Meal kit delivery services are going mainstream.
Albertsons Companies, which owns over 2,200 grocery stores in 35 states, has acquired prepared meal startup Plated (which we gave high marks in a ranking of such services). This represents the first acquisition of a meal delivery startup by a national grocery chain.
Financial terms of the deal were not disclosed. Credit Suisse brokered the acquisition, which is slated to close at the end of this month.
Plated will operate as a subsidiary of Albertsons, the nation’s second largest grocery store operator. Customers at Albertsons-owned supermarkets like Safeway and Shaw’s will be able to buy a rotating selection of Plated meals priced at $10 to $12 a serving, which can be picked up in-store or delivered to customers’ homes. Plated’s normal delivery service will continue, and the company will remain headquartered in New York.
“With Plated, we’ve found a partner who shares our commitment to delicious, affordable food; superior technology and innovation; and world class customer service,” Albertsons chairman and CEO Bob Miller said in a statement. “Plated knows its customers better than anyone, and together we will accelerate our ability to serve them.”
“As meal kits continue to gain traction in the marketplace, we believe this winning formula combines choice, flexibility, culinary expertise, and the ability for customers to buy across channels,” Plated co-founder and CEO Josh Hix added.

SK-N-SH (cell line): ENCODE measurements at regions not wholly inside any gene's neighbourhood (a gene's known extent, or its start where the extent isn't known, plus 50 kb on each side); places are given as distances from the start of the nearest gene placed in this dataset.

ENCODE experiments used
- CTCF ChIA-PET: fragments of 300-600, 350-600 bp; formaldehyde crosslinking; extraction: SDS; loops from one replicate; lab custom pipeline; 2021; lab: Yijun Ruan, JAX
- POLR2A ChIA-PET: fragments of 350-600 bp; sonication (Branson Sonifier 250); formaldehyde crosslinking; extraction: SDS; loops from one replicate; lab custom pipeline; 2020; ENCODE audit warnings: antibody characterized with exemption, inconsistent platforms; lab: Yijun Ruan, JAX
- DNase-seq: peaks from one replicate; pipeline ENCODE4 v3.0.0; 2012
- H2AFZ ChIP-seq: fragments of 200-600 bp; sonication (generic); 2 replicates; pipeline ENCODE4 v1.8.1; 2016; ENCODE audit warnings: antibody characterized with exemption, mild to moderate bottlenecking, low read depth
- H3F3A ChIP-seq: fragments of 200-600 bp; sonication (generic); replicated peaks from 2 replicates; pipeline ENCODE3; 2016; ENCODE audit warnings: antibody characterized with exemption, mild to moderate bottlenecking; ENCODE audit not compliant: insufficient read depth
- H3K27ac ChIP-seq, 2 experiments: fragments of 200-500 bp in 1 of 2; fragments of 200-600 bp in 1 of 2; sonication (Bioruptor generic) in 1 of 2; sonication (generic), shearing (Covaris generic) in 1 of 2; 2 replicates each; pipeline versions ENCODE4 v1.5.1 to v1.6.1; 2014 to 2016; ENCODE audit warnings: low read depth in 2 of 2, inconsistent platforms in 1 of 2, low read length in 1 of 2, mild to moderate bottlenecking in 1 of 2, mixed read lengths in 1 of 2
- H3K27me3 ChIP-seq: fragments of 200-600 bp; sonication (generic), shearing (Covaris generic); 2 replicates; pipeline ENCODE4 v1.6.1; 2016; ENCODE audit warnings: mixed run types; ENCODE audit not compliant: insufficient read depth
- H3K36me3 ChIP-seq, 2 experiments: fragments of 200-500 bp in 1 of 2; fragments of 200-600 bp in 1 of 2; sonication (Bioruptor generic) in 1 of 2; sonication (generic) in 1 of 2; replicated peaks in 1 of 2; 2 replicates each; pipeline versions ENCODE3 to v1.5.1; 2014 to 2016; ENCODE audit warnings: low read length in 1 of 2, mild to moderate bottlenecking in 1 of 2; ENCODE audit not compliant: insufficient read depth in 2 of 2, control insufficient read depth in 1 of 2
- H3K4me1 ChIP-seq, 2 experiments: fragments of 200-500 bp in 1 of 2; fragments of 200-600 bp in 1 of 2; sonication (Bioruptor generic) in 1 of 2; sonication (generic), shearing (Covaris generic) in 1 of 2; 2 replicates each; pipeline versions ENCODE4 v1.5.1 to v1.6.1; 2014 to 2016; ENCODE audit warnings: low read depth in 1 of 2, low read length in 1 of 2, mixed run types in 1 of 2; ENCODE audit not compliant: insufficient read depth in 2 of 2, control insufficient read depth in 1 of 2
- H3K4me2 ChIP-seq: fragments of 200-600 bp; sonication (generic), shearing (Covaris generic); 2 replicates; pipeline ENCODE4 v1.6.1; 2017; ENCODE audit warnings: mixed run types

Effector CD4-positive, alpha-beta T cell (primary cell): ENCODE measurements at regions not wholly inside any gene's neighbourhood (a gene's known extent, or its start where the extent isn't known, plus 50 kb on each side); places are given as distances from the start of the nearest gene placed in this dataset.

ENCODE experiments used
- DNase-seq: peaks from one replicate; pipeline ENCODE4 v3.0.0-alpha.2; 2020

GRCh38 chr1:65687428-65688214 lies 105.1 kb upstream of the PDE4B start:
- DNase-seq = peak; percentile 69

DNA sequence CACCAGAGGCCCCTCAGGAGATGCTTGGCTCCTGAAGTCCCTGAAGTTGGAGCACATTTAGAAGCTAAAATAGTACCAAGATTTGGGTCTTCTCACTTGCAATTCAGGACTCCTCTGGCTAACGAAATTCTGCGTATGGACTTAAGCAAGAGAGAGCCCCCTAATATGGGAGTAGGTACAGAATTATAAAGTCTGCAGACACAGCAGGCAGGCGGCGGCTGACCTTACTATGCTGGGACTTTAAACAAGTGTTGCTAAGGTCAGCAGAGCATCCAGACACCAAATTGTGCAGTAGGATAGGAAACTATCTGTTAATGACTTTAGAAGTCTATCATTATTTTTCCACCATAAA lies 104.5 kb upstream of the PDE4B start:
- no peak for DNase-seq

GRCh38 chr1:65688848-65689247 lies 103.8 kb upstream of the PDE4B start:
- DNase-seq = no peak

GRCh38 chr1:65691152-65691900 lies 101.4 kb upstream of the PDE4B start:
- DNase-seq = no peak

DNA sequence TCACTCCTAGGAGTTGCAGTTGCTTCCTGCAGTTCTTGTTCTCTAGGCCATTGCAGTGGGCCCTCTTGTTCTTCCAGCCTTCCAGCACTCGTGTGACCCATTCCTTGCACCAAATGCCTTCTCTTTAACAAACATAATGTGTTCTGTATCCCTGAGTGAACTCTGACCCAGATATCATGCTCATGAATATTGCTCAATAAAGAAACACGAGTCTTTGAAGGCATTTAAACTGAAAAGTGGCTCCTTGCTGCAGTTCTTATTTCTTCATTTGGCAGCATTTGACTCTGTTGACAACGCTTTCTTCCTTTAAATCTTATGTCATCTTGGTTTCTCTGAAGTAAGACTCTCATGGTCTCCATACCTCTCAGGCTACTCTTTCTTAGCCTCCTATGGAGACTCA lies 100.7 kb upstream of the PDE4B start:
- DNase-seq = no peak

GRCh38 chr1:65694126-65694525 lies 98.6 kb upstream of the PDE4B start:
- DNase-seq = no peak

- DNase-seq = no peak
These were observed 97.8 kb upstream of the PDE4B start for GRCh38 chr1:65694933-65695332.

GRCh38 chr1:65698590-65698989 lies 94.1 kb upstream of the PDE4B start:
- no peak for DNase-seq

Plated, which launched in 2012 and was featured on Shark Tank, distributes its food nationally and is considered one of America’s five largest meal kit providers. Company officials haven’t disclosed the exact number of customers, though Albertsons will now have access to all of this data as it builds its meal kit infrastructure.
The deal represents a crucial lifeline for the supermarket chain, which has postponed its IPO multiple times and saw sales dip two percent in the most recent quarter.
The amount of meal kits has grown exponentially in recent years—there are now roughly 100 delivery services in the $2.2 billion industry. While this is small potatoes compared to the $1.5 trillion U.S. food industry, the sector is slated to grow by at least 25 percent annually in the next five years.
These services are increasingly popular among millennials. According to market research, 24 percent of young professionals subscribe to meal kit services, as do 16 percent of adults.
Plated’s partnership with Albertsons gives it an advantage over competitors like Blue Apron, which saw its highly anticipated IPO go down in flames.
Both traditional grocery stores and meal kit startups are grappling with the growing threat of Amazon, which recently acquired Whole Foods and slashed prices at the chain. The company is exploring technology to produce and deliver its own meal kits through its AmazonFresh service.